New toxicity results show that foams would be safer than the currently used clays as materials to stem blood flow in open wounds.
Blood loss is one of the leading causes of death in both military and civilian casualties. Currently, aluminosilicate layered clays, such as kaolin clay, are used as haemostatic agents (agents that encourage the blood to clot) in dressings to prevent fatalities. These clays have varying degrees of cytotoxicity and can be difficult to remove from wounds, which can lead to thrombosis. Recently, one clay product has been removed from use for this reason.
Now, scientists in Singapore and the US, led by Daniele Zink from the Institute of Bioengineering and Nanotechnology in Singapore and Galen Stucky from the University of California, Santa Barbara, have found, using in vitro tests, that a silica mesocellular foam (MCF-26) is 1–2 orders of magnitude less toxic to human cells than the clays, whereas its potency in promoting blood clotting is similar.
‘MCF-26 would be effective and safer than currently used haemostatic agents,’ says Zink. She adds that the clay particles in their tests to compare the two materials adhered to cell surfaces and were taken up into the cells’ cytoplasm. The MCF-26 was not taken up and was easy to remove.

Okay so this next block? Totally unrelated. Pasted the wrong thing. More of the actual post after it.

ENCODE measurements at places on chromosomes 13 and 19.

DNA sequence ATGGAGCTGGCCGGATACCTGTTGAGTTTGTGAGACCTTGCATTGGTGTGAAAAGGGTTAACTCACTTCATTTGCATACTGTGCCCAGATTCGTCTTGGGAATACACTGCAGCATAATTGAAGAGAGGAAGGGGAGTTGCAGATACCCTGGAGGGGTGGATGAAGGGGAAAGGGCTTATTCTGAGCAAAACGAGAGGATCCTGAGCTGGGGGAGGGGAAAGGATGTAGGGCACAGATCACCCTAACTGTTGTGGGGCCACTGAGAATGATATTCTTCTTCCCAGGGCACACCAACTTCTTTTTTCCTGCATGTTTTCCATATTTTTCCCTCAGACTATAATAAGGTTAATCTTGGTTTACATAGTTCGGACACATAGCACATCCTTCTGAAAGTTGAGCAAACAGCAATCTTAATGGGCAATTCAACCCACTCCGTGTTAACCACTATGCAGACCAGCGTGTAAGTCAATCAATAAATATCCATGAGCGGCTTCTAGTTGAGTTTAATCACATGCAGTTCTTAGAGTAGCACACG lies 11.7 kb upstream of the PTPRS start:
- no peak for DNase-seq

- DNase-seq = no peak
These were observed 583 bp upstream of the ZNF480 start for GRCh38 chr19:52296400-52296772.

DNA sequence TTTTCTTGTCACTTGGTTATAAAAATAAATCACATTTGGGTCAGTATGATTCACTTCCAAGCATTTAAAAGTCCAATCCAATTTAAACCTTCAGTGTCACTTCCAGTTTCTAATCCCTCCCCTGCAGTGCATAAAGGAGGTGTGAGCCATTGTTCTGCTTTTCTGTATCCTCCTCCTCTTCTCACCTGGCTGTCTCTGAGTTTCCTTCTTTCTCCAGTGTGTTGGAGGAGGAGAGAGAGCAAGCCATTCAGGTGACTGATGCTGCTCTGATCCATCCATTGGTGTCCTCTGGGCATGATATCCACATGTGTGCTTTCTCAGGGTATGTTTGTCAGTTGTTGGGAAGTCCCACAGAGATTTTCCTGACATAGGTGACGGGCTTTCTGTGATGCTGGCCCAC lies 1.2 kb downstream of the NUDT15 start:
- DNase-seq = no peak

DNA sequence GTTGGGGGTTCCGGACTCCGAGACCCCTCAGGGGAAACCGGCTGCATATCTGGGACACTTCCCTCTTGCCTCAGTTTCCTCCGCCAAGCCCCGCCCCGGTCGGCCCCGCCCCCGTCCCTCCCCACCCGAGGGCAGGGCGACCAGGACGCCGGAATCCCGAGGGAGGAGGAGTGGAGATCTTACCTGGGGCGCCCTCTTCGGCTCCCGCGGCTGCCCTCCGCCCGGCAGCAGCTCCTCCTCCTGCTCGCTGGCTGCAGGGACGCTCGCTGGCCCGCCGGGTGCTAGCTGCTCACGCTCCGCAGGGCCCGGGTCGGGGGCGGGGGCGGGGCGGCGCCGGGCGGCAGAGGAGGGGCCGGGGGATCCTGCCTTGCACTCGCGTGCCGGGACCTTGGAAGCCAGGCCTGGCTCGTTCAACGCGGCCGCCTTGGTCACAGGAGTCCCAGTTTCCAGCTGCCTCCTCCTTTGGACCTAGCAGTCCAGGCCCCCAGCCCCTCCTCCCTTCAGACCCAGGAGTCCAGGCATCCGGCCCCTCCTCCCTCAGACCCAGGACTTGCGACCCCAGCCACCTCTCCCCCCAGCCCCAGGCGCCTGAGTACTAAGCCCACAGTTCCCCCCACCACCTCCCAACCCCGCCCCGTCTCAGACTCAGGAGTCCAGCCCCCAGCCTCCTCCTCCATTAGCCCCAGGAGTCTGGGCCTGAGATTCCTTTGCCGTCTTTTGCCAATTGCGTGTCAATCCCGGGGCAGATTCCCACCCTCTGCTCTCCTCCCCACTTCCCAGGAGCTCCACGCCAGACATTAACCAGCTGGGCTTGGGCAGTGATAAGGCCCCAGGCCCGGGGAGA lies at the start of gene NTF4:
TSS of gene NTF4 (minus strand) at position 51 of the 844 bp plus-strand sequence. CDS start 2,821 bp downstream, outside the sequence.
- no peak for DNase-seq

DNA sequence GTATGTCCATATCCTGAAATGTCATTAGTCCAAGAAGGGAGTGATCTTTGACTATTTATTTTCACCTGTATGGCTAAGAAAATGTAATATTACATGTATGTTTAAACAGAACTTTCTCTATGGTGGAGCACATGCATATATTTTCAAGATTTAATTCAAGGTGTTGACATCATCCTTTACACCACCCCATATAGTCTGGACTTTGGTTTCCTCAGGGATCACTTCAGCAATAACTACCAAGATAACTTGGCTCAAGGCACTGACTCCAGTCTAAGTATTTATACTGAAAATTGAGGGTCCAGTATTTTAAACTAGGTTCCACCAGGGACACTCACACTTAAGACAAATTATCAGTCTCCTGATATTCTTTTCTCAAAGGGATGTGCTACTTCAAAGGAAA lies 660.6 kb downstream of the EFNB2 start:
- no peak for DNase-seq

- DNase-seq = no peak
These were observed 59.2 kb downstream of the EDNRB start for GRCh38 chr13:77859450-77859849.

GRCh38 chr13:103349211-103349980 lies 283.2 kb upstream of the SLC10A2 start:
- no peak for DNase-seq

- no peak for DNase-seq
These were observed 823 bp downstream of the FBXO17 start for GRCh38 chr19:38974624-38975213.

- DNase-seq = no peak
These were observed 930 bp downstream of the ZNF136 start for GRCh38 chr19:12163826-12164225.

Santiago Gómez-Ruiz, of the Universidad Rey Juan Carlos, Spain, and an expert in biocompatible materials and cytotoxicity, says that the work shows mesocellular foams to be an interesting real alternative to current haemostatic agents. ‘The properties of MCF-26 presented here open up the opportunity to further explore its behavior in vivo,’ says Gómez-Ruiz, although he expects this to be a difficult job.
Stucky also anticipates further work on the material, including ‘total cardiovascular system studies on specific organ and circulatory residence times of the MCF-26 particles, and their biodegradation and body elimination profiles’.